A debate about how to mitigate the effects of massive wildfires while keeping forests healthy has arrived in Santa Fe.
The U.S. Forest Service is rolling out a prescribed-burn proposal for forestlands near the Santa Fe Municipal Watershed. It would involve thinning vegetation in the Española and Pecos-Las Vegas ranger districts; allowing for controlled burns of 38,000 acres and smaller efforts to use herbicides; planting of native species; and building of fences to keep cows out of sensitive areas, according to a 250-page environmental assessment for Santa Fe Mountains Landscape Resiliency Project.
The goal is to ease work for firefighters and promote resiliency among plants and animals, the Forest Service says. Environmental advocates counter that thinning and burning could pollute air and water and harm biodiversity.
At a virtual meeting Saturday, organizers of a website called The Forest Advocate brought in speakers to cast light on their concerns. They say the Forest Service is moving away from “restoration” and toward engineering a new, less robust forest.
“The Forest Service must do the analysis with much more specificity and clearly identified locations they intend to treat,” said Sarah Hyden, co-founder of the Santa Fe National Forest Coalition and an editor for The Forest Advocate.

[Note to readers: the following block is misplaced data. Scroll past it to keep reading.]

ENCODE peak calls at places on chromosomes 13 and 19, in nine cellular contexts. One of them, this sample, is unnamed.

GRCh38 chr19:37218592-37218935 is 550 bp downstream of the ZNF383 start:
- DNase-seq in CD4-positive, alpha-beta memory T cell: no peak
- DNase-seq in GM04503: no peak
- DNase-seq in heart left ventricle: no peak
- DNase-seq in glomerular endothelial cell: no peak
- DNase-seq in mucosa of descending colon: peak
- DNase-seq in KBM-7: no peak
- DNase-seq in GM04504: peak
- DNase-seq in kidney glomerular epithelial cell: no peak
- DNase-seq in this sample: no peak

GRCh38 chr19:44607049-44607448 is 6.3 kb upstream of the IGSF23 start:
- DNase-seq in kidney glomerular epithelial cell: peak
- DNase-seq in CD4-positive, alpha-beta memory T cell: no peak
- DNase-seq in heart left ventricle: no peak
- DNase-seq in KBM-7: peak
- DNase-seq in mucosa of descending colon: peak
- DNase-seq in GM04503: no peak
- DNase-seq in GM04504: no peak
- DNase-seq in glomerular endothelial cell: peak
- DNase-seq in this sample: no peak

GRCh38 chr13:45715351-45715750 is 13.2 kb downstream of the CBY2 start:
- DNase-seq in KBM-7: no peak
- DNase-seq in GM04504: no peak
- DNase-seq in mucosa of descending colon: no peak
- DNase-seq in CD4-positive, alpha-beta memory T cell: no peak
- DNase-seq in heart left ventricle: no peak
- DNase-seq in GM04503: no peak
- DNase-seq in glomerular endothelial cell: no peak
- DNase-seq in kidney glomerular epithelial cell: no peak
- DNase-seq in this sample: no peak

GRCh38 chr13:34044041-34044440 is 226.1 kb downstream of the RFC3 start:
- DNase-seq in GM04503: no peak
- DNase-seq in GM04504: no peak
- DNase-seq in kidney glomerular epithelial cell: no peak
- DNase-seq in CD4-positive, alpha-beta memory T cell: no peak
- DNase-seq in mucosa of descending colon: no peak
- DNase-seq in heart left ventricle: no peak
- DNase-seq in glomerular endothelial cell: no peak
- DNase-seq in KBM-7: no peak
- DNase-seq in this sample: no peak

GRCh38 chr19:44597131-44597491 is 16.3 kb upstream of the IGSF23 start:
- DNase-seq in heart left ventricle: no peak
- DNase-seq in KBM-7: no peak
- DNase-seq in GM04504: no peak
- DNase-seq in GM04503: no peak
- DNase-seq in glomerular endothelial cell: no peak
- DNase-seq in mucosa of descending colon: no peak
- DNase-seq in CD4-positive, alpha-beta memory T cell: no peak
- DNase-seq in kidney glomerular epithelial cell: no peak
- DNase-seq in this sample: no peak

Forest Service rangers have said tribal consulting and gathering other public input will remain part of the strategy, as workers use a “conditions based” approach. At a meeting last week, staff members said that further environmental analysis didn’t seem necessary for the project. “The current conditions will tell us where and what to treat as we move across treatment areas,” said Sandra Jacquez, the new district ranger for Española.
In 2019, the Forest Service mailed consultation letters to the nearby Cochiti, Nambé, Ohkay Owingeh, Pojoaque, San Ildefonso, Santa Clara, Santo Domingo and Tesuque pueblos.
According to the environmental assessment, the plan received support from Tesuque Gov. Milton Herrera, but the assessment didn’t include feedback from other pueblo leaders.
The resiliency plan worries Oregon-based scientist Dominick DellaSala. “The Santa Fe National Forest is in a fork,” he said at Saturday’s meeting. “It’s going down a path that could lead to ecological crisis.”
DellaSala works for a forest conservation group called Wild Heritage and shared some of his research Saturday. He told the nearly 60 meeting participants that thinning out vegetation and prescribing burns can be imprecise — that burns aren’t always carried out where fire would have happened in the first place.
As with all fires, the burns could harm residents’ respiratory health, he added.
DellaSala said his research found most large wildfires occurred on multiuse lands, not in roadless areas like the kind that might be affected by the Forest Service’s proposed project, and suggested more focus on closing roads to improve restoration, as well as fire-proofing nearby homes. Forest Service rangers have acknowledged that the plan could negatively affect some of the roadless areas in the forest during the short term. But they say the long-term outcomes of bringing fire back to the forest are worth it.
DellaSala and others called for more research into how vegetation thinning could impact the habitat of the endangered Mexican spotted owl.
The 30-day public comment period on the draft opened Sept. 30 and all comments received by Oct. 29 will “be analyzed and responded to” prior to any decisions made on the plan.